We are a ministry declaring God's Grace in Truth.


by Augustus Toplady

"Blessed are the people that know the joyful Sound! They shall walk, O Lord, in the Light of thy Countenance: In thy Name shall they rejoice all the Day, and in thy Righteousness shall they be exalted." Psalm 89:15,16

I have often wondered at the hardiness of those writers, who have presumed to affirm, that the gospel, or message of free and full salvation by the blood and righteousness of God's co-eternal Son, was unknown to those who lived under the legal dispensation.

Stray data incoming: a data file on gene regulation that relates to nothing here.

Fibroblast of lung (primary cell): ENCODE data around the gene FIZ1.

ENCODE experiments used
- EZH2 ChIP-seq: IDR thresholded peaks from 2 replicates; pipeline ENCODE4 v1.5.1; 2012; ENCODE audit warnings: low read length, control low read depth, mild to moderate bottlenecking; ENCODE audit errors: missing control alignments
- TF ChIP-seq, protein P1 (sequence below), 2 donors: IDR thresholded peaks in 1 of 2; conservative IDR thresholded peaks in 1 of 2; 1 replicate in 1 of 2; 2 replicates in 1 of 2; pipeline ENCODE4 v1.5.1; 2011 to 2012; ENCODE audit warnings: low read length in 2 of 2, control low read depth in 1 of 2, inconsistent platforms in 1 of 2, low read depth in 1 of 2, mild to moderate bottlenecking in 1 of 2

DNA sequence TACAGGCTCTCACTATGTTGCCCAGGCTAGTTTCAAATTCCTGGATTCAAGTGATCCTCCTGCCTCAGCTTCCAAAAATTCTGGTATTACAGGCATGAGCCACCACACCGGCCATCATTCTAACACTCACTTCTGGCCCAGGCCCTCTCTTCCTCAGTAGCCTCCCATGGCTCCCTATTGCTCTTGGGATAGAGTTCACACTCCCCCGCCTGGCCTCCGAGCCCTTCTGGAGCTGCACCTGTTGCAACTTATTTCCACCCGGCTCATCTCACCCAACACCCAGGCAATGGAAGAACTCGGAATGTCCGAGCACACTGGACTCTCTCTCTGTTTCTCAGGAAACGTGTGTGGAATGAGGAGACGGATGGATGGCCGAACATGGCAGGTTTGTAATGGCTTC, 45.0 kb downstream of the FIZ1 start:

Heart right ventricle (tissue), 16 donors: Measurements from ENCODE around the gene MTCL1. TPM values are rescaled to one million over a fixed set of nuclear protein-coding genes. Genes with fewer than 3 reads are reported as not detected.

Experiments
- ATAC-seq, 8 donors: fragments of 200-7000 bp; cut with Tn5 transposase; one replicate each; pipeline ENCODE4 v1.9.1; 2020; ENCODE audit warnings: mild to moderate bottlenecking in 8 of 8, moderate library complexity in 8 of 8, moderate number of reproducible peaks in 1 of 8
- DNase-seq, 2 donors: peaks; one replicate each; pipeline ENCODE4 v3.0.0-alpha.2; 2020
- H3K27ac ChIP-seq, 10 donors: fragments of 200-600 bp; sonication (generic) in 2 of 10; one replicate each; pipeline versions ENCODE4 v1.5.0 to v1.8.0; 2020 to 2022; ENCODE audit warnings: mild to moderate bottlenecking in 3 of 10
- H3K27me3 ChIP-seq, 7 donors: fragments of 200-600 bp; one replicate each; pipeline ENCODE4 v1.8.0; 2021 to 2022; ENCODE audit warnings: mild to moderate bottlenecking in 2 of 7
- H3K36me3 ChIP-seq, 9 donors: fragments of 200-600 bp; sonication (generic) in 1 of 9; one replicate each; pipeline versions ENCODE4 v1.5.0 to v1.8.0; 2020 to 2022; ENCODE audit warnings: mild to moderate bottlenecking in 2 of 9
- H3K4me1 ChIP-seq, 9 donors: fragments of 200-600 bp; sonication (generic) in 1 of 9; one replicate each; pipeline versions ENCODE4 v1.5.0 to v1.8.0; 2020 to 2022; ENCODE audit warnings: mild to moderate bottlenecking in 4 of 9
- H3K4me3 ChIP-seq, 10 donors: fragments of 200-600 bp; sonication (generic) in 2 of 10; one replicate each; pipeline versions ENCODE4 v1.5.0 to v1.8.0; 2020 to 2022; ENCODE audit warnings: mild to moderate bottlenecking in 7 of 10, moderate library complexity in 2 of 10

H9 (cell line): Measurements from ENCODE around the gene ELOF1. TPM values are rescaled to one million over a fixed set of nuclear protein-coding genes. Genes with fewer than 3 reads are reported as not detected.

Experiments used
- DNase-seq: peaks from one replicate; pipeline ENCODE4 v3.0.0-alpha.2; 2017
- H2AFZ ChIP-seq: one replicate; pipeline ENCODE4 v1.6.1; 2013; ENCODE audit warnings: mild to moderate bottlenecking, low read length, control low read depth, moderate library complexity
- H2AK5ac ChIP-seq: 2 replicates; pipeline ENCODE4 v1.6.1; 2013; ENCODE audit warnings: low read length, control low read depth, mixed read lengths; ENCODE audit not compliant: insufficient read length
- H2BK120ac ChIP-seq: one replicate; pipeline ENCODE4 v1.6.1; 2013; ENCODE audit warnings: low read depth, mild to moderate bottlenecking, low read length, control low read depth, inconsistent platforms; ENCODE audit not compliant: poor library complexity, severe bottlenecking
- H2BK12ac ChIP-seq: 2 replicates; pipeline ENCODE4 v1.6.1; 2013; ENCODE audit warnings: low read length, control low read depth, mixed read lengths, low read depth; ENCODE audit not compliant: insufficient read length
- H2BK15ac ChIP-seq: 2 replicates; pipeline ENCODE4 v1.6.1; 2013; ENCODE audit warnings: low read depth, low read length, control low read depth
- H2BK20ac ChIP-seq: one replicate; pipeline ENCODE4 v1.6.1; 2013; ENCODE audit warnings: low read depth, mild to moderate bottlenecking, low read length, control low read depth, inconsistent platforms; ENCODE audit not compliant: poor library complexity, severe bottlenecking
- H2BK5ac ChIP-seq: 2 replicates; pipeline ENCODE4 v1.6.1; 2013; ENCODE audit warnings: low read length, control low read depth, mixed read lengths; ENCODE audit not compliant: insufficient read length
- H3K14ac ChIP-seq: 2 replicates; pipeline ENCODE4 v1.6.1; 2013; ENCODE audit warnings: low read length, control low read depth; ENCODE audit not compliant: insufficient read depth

Nothing can be more untrue. We may as reasonably affirm, that the sun did not shine during the legal dispensation. And as it was the same sun, which now shines, that then illuminated the world; so it was the self same sun of righteousness, who now rises upon the souls of his people with healing in his beams (Mal. 4:2), that then shone upon God's elect, visited them with the irradiations of his love, and saved them by faith in his own future righteousness and atonement. Unto us, saith the apostle, is the gospel preached, as well as unto them (Heb. 4:2) And again, These all did in faith, having seen the promises afar off; and were persuaded of them (were assured of interest in them), and embraced them (Heb. 11:13). So that we may confidently affirm, concerning all God's enlightened people who lived before the Messiah's incarnation, that like Abraham (John 8:56), they saw the day of Christ in perspective, and rejoiced in the believing anticipation of that blessed sight.